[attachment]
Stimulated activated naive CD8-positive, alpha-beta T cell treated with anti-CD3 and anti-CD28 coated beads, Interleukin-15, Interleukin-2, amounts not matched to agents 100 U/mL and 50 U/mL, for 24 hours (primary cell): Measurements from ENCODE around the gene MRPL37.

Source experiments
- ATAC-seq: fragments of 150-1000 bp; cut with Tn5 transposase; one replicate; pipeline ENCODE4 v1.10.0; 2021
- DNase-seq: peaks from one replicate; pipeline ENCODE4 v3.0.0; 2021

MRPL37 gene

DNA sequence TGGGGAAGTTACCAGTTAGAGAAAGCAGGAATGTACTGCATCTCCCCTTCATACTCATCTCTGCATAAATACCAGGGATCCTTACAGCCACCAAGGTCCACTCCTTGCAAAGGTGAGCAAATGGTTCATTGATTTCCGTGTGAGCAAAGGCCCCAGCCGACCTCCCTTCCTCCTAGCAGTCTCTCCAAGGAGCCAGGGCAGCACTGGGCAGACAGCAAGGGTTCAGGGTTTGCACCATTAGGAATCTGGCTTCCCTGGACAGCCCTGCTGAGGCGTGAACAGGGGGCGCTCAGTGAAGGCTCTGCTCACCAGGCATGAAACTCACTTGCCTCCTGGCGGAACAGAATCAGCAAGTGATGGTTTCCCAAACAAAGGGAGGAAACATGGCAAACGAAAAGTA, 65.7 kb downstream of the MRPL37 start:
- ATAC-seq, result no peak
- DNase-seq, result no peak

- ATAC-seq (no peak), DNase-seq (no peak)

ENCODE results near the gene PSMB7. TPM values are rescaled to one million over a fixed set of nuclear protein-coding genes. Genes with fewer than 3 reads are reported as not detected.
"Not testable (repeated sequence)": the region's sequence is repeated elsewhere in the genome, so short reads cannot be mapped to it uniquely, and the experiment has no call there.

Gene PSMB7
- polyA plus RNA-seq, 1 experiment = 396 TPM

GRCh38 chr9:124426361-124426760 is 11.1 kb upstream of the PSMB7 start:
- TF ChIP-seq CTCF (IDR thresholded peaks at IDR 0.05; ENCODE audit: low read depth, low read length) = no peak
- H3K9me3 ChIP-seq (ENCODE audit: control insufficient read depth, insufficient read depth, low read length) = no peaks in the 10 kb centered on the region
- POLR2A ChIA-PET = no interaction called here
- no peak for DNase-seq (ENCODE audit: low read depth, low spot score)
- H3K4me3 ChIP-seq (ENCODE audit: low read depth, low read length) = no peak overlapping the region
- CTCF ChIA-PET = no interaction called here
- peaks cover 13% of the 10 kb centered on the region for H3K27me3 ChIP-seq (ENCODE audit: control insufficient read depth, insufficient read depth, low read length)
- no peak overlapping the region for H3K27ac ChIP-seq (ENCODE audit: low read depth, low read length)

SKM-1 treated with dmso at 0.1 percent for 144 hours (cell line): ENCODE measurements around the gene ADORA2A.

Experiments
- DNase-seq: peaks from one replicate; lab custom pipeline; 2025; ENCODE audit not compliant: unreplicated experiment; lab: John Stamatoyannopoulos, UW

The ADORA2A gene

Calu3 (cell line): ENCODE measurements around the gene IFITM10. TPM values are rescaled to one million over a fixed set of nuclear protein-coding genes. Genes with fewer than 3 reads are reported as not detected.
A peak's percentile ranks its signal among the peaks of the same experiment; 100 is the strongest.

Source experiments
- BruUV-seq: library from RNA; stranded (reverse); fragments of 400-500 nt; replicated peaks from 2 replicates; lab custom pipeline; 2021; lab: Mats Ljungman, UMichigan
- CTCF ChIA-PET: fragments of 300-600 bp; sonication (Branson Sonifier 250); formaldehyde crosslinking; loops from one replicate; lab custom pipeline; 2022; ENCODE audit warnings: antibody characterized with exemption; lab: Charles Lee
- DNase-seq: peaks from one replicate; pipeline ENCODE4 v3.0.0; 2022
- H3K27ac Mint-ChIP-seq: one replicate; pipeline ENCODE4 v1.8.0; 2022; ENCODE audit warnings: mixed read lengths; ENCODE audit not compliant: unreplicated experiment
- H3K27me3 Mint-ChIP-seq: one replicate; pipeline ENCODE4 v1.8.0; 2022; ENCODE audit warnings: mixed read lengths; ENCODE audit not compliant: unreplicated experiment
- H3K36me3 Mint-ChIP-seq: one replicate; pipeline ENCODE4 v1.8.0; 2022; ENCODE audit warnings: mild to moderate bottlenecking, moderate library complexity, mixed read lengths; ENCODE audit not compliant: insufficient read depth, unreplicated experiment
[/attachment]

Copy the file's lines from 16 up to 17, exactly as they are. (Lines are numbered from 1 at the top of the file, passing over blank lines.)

- H3K9me3 ChIP-seq (ENCODE audit: control insufficient read depth, insufficient read depth, low read length) = no peaks in the 10 kb centered on the region
- POLR2A ChIA-PET = no interaction called here